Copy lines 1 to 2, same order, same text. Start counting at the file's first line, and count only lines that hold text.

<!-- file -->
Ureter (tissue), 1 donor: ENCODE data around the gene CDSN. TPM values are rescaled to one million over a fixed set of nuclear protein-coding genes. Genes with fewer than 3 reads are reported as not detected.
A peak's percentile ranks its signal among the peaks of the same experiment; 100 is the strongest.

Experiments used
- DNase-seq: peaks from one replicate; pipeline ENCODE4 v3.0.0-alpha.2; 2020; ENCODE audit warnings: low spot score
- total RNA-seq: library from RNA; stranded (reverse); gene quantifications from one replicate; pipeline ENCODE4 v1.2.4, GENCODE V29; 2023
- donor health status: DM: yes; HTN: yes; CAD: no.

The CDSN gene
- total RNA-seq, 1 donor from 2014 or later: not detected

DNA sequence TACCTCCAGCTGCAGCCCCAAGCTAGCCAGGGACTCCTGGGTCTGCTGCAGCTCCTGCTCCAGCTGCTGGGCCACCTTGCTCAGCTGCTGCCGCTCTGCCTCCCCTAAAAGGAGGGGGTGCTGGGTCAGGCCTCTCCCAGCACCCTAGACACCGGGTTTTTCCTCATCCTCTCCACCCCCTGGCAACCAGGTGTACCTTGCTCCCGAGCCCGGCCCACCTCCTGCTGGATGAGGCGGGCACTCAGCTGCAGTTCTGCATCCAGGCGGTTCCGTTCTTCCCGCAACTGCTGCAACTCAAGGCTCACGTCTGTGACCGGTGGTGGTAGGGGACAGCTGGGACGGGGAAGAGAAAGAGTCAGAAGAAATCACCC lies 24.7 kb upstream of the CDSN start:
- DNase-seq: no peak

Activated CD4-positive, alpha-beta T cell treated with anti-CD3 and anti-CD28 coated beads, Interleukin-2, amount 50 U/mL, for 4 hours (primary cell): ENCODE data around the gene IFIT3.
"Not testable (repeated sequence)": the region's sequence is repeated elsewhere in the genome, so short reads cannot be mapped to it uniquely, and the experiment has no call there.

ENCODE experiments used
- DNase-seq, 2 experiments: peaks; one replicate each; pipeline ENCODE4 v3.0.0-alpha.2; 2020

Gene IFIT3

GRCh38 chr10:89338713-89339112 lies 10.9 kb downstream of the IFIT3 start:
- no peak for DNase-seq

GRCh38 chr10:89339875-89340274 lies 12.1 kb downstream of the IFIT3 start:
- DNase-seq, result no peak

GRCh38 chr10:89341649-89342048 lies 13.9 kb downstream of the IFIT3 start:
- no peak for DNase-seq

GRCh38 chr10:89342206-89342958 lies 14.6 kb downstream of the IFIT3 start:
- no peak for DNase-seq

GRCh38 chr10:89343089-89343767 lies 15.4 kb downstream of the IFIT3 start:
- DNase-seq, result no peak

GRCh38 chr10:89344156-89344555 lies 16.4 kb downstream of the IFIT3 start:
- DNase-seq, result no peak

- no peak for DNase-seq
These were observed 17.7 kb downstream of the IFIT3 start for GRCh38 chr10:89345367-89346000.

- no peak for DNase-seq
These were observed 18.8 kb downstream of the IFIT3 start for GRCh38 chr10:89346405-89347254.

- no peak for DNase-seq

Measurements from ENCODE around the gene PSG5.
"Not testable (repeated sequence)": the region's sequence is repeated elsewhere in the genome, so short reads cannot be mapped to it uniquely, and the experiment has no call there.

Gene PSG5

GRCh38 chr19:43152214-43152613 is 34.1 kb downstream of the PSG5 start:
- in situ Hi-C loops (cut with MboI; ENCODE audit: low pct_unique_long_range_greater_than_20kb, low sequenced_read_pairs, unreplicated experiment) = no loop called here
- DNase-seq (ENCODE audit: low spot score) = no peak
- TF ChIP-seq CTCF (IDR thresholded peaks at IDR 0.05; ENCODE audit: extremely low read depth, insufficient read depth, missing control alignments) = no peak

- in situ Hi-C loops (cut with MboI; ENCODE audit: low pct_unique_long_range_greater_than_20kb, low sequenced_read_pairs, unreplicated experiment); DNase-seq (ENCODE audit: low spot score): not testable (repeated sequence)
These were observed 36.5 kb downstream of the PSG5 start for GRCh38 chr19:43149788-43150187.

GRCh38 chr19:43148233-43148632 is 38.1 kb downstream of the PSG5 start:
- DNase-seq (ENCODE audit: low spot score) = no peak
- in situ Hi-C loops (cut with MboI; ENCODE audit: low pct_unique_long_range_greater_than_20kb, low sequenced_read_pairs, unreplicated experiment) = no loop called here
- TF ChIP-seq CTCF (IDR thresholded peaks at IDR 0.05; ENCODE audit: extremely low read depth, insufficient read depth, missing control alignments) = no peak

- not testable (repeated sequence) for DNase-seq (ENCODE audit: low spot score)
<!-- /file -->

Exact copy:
Ureter (tissue), 1 donor: ENCODE data around the gene CDSN. TPM values are rescaled to one million over a fixed set of nuclear protein-coding genes. Genes with fewer than 3 reads are reported as not detected.
A peak's percentile ranks its signal among the peaks of the same experiment; 100 is the strongest.